Published Online: January 13, 1999
Published in Print: January 13, 1999, as Media

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Digital TV: Something good might be on the new digital TV for schools and public broadcasting, if the recommendations of a panel studying changes in the broadcast medium are followed.

Last month, the President's Advisory Committee on the Public Interest Obligations of Digital Television Broadcasters recommended to Congress and the Federal Communications Commission that digital broadcasters pay for a permanent trust fund to support public broadcasting and that channels be set aside for educational programs and services.

After periodic hearings over 15 months, representatives of the television industry, public-advocacy organizations, and the general public agreed that broadcasters adopting digital technology should do more to address the concerns of the public and to unlock the educational potential of digital television, or DTV.

DTV enables broadcasters to use the same amount of broadcast spectrum to send out a vastly increased amount of information than is now possible under present analog technology. The extra capacity can be used to broadcast high-definition video with cinema-quality pictures and CD-quality sound. Or it can be used for providing multiple signals, more TV channels, subscription TV, audio signals, pay-per-view, and paging, data, or wireless-telephone services.

The agency set up a series of deadlines for implementing the digital standard, beginning in April 2003, when 50 percent of each station's current analog channel must be broadcast on its DTV channel.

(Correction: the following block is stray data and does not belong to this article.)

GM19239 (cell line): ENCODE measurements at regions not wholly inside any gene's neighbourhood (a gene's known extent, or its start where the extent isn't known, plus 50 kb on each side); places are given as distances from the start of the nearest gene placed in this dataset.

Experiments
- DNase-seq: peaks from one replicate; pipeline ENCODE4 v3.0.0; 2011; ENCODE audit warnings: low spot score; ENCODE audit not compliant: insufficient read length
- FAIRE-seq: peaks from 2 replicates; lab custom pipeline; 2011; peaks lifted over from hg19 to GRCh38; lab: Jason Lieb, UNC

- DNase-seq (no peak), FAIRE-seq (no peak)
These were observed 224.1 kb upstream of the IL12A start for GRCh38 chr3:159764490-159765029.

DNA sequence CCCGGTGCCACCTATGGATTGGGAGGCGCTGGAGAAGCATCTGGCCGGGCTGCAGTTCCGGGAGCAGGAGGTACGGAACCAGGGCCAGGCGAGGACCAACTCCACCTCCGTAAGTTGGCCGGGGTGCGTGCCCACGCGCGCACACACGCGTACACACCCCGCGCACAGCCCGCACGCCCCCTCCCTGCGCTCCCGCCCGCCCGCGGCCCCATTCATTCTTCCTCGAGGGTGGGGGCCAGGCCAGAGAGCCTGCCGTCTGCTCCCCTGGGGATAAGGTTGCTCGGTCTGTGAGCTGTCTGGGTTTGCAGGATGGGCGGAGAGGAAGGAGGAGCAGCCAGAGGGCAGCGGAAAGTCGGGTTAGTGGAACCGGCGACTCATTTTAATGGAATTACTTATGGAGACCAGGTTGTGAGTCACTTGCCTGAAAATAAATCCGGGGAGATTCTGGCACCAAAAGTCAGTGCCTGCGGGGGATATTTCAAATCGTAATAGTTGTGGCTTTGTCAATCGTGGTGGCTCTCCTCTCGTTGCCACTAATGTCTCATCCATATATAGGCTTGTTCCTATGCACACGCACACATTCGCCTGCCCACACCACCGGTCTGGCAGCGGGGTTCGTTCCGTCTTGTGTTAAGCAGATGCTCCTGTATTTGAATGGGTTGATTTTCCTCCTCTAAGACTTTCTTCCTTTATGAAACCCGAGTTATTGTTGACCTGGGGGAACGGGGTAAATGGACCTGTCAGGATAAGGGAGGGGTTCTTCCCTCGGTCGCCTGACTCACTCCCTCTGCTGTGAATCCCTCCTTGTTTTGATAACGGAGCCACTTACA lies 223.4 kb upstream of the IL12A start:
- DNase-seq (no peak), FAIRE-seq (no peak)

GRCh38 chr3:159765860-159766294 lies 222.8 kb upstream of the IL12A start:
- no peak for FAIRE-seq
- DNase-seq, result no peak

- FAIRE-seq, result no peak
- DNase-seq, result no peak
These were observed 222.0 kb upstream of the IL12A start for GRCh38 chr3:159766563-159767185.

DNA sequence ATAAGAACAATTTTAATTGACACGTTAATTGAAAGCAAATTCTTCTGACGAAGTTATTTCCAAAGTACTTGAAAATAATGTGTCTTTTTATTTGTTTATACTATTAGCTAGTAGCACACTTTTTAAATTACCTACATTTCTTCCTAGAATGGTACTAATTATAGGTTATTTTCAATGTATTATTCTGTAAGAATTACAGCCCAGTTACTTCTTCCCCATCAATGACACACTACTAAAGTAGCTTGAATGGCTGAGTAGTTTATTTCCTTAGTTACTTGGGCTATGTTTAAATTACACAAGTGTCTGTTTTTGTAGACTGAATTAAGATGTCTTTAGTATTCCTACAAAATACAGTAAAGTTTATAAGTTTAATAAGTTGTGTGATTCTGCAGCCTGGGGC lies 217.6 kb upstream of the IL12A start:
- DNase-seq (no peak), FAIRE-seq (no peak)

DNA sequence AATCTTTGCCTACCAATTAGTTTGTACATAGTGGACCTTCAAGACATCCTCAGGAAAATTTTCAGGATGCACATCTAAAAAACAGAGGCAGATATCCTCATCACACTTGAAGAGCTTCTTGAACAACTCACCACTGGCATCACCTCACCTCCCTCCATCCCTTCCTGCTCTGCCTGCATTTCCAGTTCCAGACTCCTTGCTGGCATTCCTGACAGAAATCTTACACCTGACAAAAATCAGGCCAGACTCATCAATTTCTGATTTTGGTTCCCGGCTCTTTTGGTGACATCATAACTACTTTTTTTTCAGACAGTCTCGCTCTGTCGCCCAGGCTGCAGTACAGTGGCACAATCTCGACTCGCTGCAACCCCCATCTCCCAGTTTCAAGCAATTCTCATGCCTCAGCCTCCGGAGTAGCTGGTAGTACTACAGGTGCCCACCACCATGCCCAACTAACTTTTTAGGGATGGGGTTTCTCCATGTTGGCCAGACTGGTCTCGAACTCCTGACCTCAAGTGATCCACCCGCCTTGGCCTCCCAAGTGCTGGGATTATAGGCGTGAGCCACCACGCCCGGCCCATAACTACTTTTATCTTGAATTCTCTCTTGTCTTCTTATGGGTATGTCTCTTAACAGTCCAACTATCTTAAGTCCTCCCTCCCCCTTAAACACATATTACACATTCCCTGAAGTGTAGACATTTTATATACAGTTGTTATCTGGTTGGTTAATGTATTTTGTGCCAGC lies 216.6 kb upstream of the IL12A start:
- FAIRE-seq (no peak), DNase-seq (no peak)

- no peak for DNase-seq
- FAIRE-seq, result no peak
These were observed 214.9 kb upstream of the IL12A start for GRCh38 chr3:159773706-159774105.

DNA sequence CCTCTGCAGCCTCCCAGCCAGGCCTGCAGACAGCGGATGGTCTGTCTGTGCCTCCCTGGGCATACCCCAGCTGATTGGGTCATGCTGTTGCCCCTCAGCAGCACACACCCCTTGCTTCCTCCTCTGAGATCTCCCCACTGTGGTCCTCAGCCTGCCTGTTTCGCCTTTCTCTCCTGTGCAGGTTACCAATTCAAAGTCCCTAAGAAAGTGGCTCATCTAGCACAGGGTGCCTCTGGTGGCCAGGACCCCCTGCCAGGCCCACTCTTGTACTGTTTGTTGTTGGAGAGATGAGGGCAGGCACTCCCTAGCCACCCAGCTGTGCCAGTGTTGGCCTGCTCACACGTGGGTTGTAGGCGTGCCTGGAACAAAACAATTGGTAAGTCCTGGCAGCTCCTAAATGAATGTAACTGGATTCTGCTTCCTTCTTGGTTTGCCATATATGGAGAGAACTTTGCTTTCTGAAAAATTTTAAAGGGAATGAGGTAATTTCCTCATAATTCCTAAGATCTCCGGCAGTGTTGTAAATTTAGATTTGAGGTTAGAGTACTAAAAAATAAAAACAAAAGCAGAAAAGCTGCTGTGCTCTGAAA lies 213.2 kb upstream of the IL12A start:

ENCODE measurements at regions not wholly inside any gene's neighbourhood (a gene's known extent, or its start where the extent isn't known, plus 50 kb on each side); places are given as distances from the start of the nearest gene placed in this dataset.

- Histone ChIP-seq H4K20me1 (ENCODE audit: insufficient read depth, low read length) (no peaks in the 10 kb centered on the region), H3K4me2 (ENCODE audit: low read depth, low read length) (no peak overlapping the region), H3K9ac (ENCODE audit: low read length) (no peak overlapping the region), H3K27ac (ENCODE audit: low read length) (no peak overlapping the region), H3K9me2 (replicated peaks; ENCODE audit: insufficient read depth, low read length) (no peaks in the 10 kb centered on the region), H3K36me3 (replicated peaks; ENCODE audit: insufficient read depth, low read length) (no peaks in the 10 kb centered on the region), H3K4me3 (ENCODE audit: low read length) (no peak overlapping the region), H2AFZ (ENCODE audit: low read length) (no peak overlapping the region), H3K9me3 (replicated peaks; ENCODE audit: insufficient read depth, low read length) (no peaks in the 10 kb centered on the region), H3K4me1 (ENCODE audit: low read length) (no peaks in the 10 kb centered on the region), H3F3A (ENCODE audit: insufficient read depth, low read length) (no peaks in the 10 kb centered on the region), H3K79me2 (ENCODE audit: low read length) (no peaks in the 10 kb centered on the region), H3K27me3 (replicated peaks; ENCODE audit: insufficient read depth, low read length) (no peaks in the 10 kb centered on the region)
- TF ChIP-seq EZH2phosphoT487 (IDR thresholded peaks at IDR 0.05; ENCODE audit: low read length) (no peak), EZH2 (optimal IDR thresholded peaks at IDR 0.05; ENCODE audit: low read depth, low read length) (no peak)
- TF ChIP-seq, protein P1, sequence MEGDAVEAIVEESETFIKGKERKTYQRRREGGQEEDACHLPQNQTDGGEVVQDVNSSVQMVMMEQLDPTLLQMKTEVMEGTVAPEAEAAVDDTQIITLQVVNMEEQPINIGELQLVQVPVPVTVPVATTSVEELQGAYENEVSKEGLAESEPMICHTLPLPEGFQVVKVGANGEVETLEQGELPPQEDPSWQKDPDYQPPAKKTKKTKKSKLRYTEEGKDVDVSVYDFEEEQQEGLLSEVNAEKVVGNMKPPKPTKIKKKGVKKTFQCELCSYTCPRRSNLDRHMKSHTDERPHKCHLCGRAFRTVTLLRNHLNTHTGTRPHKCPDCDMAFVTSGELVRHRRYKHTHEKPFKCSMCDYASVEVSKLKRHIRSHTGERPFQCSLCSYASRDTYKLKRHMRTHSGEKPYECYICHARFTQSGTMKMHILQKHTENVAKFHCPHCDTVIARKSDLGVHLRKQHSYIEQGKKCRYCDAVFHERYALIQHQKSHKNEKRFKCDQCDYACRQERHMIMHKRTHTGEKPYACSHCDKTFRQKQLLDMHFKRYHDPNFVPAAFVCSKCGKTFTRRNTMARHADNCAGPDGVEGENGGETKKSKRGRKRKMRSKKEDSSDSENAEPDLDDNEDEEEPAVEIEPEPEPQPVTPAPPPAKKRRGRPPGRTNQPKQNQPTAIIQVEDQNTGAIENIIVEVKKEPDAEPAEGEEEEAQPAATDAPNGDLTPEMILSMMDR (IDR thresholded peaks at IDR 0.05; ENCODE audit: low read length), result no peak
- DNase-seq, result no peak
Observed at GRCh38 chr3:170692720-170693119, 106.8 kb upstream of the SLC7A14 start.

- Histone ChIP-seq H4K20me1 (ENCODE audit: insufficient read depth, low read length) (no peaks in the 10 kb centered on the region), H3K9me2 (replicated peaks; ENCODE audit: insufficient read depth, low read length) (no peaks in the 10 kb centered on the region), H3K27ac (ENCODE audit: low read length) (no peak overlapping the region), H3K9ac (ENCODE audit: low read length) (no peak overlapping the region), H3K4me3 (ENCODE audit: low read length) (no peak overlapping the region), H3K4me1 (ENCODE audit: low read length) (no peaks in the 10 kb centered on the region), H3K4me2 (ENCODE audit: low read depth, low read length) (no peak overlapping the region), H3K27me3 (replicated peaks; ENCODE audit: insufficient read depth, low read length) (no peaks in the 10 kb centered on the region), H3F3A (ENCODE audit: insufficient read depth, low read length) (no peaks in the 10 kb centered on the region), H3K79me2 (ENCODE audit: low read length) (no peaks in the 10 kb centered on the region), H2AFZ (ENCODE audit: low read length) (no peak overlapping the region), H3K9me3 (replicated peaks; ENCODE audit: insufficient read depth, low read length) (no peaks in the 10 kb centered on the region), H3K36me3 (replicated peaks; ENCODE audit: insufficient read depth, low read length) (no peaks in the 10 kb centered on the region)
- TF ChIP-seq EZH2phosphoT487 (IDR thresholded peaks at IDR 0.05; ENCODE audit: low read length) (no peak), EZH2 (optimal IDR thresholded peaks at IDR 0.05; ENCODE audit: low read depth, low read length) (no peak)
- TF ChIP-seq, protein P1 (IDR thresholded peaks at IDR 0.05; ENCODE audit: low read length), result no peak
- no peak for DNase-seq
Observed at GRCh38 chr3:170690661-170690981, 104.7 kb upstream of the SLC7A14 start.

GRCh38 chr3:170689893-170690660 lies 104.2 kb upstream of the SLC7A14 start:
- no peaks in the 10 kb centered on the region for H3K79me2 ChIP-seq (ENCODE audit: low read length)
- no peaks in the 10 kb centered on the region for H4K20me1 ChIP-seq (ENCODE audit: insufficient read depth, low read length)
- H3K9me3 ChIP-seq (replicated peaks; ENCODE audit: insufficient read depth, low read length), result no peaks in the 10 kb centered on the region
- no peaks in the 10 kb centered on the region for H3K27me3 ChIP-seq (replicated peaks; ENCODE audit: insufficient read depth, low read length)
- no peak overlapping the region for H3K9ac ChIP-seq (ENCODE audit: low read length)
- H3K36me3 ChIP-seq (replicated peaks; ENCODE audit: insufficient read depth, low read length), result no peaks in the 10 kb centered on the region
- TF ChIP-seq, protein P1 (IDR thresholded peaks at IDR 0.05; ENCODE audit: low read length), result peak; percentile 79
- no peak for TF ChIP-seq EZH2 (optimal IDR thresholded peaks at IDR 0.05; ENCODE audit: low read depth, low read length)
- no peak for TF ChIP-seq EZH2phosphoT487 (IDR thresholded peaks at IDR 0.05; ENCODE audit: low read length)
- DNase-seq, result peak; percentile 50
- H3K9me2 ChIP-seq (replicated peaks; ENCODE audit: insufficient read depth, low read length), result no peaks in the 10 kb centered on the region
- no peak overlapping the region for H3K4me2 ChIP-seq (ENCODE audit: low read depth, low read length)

But the advisory panel's search for consensus, which included an endorsement of free air time for political candidates, left many details fuzzy. For example, the panelists did not settle on the amount of air time to be devoted to educational programming, or decide if such programs should be on the station's main channel or be placed on a secondary channel.

The FCC currently requires stations to broadcast at least three hours of educational programming each week.

A coalition of media-advocacy groups criticized the report for its failure to set clear public-interest standards.

"These are the public's airwaves, after all," said Jeff Chester, the executive director of the Washington-based Center for Media Education.

The FCC is slated to begin a formal rulemaking process on public-interest requirements for digital broadcasters early this year. Congress is also likely to weigh in on the matter.

The panel's report is available on the World Wide Web at www.benton.org/PIAC.

--Andrew Trotter atrotter@epe.org

Vol. 18, Issue 18, Page 9

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